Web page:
Even though applications are open and accessible to everyone, one of the biggest challenges is how users learn to use them. Blockchain developers are currently working on this as a priority. For example:

  • The Argent wallet eliminates the need for a seed phrase to regain access to the wallet, allows free transactions on the Ethereum network, and features integration with Compound and other DeFi projects.
  • Gelato Finance allows customers to program actions, such as specifying the algorithm "buy ETH at $210" or "send 0.5 ETH to so-and-so on 27 August".
  • The DeFiZap app also removes many of the complexities and issues associated with DeFi products and allows multiple services to be accessed on a single transaction basis.
  • Cryptocurrency insurance apps have already been mentioned. This is a good way to increase the security of storing savings in credit protocols, although it slightly lowers returns.
  • There are DeFi yield optimisers that remove the need to switch between different projects to find the best yield. iEarn, idle.finance, etc. allocate assets independently between applications on the Ethereum blockchain
  • Paraswap, DEX.AG and a number of other services solve the same problem, but in terms of liquidity - instead of having to find the best decentralised exchange to trade on their own, customers can rely on these services that aggregate the liquidity of all in-demand venues and automatically allocate orders.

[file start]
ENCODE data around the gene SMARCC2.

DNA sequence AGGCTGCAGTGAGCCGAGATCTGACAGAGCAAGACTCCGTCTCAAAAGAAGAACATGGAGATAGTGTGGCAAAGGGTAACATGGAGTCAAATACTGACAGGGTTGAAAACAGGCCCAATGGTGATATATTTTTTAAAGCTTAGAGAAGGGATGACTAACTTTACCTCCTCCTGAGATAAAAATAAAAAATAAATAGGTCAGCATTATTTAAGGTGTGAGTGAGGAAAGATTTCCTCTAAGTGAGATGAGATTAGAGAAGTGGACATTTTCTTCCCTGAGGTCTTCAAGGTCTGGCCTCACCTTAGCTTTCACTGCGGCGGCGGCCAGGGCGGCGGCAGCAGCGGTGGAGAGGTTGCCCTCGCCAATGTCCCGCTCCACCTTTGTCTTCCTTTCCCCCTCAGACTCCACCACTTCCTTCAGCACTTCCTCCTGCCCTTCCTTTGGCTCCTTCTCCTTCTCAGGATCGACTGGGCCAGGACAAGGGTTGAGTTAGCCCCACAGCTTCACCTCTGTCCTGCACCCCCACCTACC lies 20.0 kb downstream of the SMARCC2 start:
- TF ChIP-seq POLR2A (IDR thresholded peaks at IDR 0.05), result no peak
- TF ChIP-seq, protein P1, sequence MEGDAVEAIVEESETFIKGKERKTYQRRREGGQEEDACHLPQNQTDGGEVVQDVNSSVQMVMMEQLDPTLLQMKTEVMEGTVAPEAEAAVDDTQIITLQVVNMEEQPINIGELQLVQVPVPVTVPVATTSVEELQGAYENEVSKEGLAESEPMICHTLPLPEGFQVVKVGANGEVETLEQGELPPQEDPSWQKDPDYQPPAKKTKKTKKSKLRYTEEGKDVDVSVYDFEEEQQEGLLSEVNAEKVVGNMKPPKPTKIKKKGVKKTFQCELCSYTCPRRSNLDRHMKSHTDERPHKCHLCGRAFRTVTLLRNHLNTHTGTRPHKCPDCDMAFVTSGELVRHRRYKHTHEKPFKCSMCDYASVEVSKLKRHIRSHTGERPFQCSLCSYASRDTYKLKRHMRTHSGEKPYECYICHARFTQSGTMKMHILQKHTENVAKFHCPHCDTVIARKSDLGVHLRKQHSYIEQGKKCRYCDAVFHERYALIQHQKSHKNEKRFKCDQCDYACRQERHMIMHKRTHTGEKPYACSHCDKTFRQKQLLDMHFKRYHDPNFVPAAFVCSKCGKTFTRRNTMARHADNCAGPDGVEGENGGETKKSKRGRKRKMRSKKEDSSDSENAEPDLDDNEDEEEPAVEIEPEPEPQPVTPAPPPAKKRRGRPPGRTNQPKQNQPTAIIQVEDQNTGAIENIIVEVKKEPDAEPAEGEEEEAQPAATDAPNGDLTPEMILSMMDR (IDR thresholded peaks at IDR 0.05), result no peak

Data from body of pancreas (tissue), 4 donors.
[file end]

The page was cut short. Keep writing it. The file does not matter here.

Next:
• Some DeFi-protocols provide the ability to mine in the process. Compound, for example, distributes COMP tokens to all lenders and borrowers. Synthetix distributes SNX for collateral. Balancer distributes BALs to users who participate in creating liquidity pools. There are quite a few such projects. So, using the basic functionality, you can generate passive income as well.

Developments are emerging very actively, and there are already answers to all the common difficulties that users have. There is no doubt that in time an application will appear which combines all the user-friendly functions at once.

The risks of using DeFi


Despite all the pluses, there are also dangers of decentralised finance. This is understandable, as the technology is relatively new. The main risks include:

  • Cracking smart contracts. Code is written by humans, and humans make mistakes. It only makes sense to use platforms that have been verified by reputable auditors (OpenZeppelin, Quantstamp, ZK Labs, etc.), although even then there is a small chance that an important error is missed.
  • Liquidity and credit risks. Cryptocurrency is volatile, and the system can collapse if the underlying asset falls sharply. DeFi-protocols try to combat this problem by over-collateralising loans.
  • Lack of funds for lending. A loan can be obtained against specific collateral at DeFi much more modestly than at a traditional financial institution.
  • Fake oracles. Blockchain protocols obtain data (cryptocurrency rates, etc.) from external systems, often centralised. If the source is unreliable, the smart contract will not be executed correctly either. To eliminate this risk, decentralised alternatives for sources are being developed.
  • Centralised development control. No matter how you look at it, a single team builds the code. In more cases, developers involve users in the process, but this can also cause problems through incompetent interference.